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The Crisis in Education Investment and Access being Eclipsed by Push to Delete Pluralism and Choice in Education

Aontú Education Spokesperson and East Derry Rep, Gemma Brolly has called on the Stormont Executive focus on the urgent necessity to improve the quality of education and to improve access to that education for all children regardless of socio-economic background. She stated;

“In recent times, there has been a strong push by many to end the system of parental choice when it comes to education. Some on the extremes have even claimed that the pluralist system of Catholic Maintained Schools, Controlled Schools, Integrated Schools, Special Schools and Irish Medium Schools somehow is the cause of our divided society and that it ‘encourages’ sectarianism. This does a serious injustice to all the hard working teachers and parents who work hard every day to improve our education system”.

Aontú believes the current system enriches our pluralistic society.  Pluralism is not about creating one uniform education system. It’s about people and communities being able to be who there are fully, reach their full potential and live with respect and value all other communities. Ethnic and cultural diversity exists throughout our education system. The North of Ireland Curriculum teaches diversity, respect for difference, morals and value of life through strands weaved throughout daily teaching such as ‘Mutual Understanding.’ It teaches our children from day one to integrate and respect one another’s beliefs, likes, hates and abilities.? Our schools have been overcoming sectarianism for many years now, not fuelling it. They have been spaces of respect not sectarianism. Parents must have the right to chose the their education ethos and not be forced to accept a uniform educations system.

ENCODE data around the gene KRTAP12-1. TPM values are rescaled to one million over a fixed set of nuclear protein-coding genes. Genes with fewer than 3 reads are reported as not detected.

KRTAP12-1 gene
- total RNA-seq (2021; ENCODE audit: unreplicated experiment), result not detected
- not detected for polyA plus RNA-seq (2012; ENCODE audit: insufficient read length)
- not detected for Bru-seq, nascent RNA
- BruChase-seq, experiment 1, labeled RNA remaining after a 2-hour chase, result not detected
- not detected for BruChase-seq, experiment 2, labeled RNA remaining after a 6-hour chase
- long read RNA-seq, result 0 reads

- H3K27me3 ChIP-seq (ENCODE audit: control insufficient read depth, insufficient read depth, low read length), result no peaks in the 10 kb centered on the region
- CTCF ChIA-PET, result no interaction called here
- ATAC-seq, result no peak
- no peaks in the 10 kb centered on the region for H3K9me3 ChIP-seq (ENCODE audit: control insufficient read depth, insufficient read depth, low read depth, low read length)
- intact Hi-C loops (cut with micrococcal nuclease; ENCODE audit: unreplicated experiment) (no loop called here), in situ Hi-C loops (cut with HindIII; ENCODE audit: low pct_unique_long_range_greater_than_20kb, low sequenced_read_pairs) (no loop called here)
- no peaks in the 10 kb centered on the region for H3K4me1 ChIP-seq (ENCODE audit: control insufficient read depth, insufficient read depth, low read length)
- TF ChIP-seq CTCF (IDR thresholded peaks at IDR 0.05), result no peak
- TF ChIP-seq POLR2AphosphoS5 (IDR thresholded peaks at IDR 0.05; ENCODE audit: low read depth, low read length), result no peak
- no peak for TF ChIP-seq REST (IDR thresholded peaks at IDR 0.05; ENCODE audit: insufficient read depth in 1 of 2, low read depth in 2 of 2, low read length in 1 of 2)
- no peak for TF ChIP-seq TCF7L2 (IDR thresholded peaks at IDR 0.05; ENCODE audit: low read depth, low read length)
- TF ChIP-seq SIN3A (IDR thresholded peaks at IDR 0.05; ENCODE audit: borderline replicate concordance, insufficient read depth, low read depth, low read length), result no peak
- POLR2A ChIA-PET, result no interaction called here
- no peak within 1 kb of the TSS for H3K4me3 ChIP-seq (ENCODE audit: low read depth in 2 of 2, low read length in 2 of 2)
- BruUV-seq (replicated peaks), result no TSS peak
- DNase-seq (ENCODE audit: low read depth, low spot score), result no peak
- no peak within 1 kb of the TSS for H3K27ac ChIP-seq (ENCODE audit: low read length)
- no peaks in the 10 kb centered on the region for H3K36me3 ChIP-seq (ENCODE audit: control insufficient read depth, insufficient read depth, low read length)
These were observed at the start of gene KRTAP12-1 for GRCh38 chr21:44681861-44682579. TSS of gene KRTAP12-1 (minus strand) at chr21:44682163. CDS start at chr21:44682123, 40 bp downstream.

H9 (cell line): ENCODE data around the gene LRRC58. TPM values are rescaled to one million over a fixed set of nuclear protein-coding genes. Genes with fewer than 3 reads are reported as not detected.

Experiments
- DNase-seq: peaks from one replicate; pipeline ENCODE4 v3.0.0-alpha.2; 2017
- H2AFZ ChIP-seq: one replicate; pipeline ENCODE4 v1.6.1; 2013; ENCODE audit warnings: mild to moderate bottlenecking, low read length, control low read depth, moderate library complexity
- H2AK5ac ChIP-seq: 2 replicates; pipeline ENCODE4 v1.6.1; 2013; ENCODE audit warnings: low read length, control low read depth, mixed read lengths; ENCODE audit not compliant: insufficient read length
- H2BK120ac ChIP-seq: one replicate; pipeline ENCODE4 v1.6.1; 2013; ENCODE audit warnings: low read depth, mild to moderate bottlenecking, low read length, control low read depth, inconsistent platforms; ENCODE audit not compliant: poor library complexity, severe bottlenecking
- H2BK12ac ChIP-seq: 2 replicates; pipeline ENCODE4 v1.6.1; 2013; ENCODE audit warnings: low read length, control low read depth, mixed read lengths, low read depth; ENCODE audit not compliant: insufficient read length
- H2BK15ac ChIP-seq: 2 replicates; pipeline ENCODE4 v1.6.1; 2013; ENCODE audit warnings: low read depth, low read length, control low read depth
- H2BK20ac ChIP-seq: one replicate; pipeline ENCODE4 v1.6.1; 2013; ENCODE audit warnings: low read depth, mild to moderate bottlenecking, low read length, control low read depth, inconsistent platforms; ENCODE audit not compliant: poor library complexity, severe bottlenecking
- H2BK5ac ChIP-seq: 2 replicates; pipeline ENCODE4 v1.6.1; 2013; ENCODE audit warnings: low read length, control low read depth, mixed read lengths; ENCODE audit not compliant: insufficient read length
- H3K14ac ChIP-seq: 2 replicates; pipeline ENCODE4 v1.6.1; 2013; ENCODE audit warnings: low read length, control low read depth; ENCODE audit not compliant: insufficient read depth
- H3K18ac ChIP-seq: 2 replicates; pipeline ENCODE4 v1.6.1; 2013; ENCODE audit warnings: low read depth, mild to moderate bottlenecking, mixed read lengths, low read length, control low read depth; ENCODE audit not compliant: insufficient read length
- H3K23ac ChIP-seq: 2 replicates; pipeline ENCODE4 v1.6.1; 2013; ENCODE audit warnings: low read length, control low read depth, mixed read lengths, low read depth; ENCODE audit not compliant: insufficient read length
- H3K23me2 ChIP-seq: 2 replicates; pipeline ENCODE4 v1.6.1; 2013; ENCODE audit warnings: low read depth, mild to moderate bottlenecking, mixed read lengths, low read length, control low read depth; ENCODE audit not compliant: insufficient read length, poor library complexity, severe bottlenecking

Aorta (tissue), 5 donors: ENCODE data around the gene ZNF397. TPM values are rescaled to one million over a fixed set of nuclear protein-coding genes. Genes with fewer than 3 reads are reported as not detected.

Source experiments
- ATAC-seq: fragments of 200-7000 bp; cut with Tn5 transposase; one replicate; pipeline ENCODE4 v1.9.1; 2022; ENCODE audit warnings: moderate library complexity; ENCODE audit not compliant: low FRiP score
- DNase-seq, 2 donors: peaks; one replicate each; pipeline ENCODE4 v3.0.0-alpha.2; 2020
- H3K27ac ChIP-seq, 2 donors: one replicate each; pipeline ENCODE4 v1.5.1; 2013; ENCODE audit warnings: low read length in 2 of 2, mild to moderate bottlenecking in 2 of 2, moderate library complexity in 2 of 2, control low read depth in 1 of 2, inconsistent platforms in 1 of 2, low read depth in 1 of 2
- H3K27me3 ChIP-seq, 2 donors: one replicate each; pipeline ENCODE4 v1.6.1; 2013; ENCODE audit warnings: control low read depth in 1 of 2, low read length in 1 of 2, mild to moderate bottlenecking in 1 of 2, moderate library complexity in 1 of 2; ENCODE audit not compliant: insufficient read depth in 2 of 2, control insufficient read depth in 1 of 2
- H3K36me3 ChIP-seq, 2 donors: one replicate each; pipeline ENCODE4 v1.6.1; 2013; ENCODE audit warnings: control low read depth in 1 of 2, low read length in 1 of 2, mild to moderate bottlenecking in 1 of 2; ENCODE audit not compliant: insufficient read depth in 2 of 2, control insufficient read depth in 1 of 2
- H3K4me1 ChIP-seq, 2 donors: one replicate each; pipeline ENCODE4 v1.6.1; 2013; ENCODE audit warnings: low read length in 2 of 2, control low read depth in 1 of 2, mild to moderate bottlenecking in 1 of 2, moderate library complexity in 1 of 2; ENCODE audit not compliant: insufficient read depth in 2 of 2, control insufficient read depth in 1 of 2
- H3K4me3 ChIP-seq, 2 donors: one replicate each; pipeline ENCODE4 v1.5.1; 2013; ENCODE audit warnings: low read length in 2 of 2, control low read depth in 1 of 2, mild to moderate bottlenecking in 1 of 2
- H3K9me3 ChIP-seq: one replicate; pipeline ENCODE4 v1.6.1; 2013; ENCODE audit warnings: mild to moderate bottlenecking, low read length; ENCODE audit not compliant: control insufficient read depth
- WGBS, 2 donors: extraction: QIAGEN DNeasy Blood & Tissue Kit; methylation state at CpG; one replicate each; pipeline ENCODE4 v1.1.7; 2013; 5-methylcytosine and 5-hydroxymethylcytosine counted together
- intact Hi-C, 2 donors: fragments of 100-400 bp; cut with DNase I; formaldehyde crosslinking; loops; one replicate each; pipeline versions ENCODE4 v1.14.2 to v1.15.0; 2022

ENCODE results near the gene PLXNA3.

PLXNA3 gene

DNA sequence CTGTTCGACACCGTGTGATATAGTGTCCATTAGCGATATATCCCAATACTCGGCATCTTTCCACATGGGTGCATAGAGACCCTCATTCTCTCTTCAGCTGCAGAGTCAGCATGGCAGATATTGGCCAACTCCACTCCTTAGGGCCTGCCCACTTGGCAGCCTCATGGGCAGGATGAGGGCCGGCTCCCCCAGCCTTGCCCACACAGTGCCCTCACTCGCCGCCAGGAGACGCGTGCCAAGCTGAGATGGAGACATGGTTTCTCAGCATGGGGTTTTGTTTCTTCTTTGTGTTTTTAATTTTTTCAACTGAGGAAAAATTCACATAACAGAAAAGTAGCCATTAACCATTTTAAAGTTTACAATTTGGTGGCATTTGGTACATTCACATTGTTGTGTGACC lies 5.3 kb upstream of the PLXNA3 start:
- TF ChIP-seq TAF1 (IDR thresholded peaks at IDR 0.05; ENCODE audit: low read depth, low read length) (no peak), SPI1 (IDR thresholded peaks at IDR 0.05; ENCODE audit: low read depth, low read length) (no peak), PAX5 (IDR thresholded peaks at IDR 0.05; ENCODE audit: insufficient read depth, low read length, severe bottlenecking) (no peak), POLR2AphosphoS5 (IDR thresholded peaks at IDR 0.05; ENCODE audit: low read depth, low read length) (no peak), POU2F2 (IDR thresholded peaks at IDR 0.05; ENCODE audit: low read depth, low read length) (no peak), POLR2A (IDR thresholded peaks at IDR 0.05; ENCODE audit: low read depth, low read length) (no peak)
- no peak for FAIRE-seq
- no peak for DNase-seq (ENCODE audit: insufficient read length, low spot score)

Of significantly more importance but eclipsed behind the culture wars is the necessity to invest in our education system and improve its quality. Following recent audits (NIAO) and reports (“Too Little, Too Late” by NI Commissioner for Children and Young People) there is a most urgent need to address the quality of our education system in facilitating the needs of ALL children. Each and every recent investigation of the Education System for the North of Ireland has clearly demanded urgent and desperate need for change. We in Aontú echo and demand such change by calling for independent reviews of the Educational Authority and its’ effectiveness, of the SEN Service provision and processes, demanding that the Department of Education implement rigorous performance monitoring processes, demanding the need for urgent address of deficiencies in management of data, demanding that from here on the effectiveness of allocated funding is reviewed and we demand that the necessary investment is made in resources, training and provision of professionals necessary to address the horrendous delays in the SEN Statutory Assessment Process.

ENDS

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